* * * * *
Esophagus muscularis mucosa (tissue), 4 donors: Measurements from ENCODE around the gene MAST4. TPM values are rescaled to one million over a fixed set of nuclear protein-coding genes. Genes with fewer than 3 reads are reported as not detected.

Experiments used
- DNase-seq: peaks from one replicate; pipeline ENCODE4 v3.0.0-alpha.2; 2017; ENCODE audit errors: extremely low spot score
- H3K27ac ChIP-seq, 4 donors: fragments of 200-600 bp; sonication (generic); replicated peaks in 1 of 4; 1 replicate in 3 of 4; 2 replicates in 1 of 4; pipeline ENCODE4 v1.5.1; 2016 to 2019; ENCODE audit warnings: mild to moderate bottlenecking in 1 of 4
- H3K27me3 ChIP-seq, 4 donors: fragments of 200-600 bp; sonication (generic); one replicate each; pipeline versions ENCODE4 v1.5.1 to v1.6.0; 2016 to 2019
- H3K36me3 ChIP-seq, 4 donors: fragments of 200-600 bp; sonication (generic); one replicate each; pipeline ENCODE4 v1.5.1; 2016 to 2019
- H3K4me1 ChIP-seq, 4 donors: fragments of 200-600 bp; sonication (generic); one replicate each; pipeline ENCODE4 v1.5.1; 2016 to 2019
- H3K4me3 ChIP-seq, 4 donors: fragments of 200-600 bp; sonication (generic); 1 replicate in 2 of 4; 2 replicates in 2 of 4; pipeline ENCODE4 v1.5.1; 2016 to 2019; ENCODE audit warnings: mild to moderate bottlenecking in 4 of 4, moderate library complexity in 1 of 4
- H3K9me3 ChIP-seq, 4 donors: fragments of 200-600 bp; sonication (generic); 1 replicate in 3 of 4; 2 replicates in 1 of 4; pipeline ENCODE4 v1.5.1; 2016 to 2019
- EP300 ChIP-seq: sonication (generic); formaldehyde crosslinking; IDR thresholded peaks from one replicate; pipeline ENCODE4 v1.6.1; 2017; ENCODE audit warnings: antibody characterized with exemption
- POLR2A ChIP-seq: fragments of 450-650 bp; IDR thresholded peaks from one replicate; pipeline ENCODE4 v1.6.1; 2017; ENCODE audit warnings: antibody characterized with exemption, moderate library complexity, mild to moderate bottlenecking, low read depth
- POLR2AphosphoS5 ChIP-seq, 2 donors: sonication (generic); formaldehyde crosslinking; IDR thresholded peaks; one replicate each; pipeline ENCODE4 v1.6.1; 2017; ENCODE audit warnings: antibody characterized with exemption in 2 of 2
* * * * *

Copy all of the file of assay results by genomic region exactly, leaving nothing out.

Esophagus muscularis mucosa (tissue), 4 donors: Measurements from ENCODE around the gene MAST4. TPM values are rescaled to one million over a fixed set of nuclear protein-coding genes. Genes with fewer than 3 reads are reported as not detected.

Experiments used
- DNase-seq: peaks from one replicate; pipeline ENCODE4 v3.0.0-alpha.2; 2017; ENCODE audit errors: extremely low spot score
- H3K27ac ChIP-seq, 4 donors: fragments of 200-600 bp; sonication (generic); replicated peaks in 1 of 4; 1 replicate in 3 of 4; 2 replicates in 1 of 4; pipeline ENCODE4 v1.5.1; 2016 to 2019; ENCODE audit warnings: mild to moderate bottlenecking in 1 of 4
- H3K27me3 ChIP-seq, 4 donors: fragments of 200-600 bp; sonication (generic); one replicate each; pipeline versions ENCODE4 v1.5.1 to v1.6.0; 2016 to 2019
- H3K36me3 ChIP-seq, 4 donors: fragments of 200-600 bp; sonication (generic); one replicate each; pipeline ENCODE4 v1.5.1; 2016 to 2019
- H3K4me1 ChIP-seq, 4 donors: fragments of 200-600 bp; sonication (generic); one replicate each; pipeline ENCODE4 v1.5.1; 2016 to 2019
- H3K4me3 ChIP-seq, 4 donors: fragments of 200-600 bp; sonication (generic); 1 replicate in 2 of 4; 2 replicates in 2 of 4; pipeline ENCODE4 v1.5.1; 2016 to 2019; ENCODE audit warnings: mild to moderate bottlenecking in 4 of 4, moderate library complexity in 1 of 4
- H3K9me3 ChIP-seq, 4 donors: fragments of 200-600 bp; sonication (generic); 1 replicate in 3 of 4; 2 replicates in 1 of 4; pipeline ENCODE4 v1.5.1; 2016 to 2019
- EP300 ChIP-seq: sonication (generic); formaldehyde crosslinking; IDR thresholded peaks from one replicate; pipeline ENCODE4 v1.6.1; 2017; ENCODE audit warnings: antibody characterized with exemption
- POLR2A ChIP-seq: fragments of 450-650 bp; IDR thresholded peaks from one replicate; pipeline ENCODE4 v1.6.1; 2017; ENCODE audit warnings: antibody characterized with exemption, moderate library complexity, mild to moderate bottlenecking, low read depth
- POLR2AphosphoS5 ChIP-seq, 2 donors: sonication (generic); formaldehyde crosslinking; IDR thresholded peaks; one replicate each; pipeline ENCODE4 v1.6.1; 2017; ENCODE audit warnings: antibody characterized with exemption in 2 of 2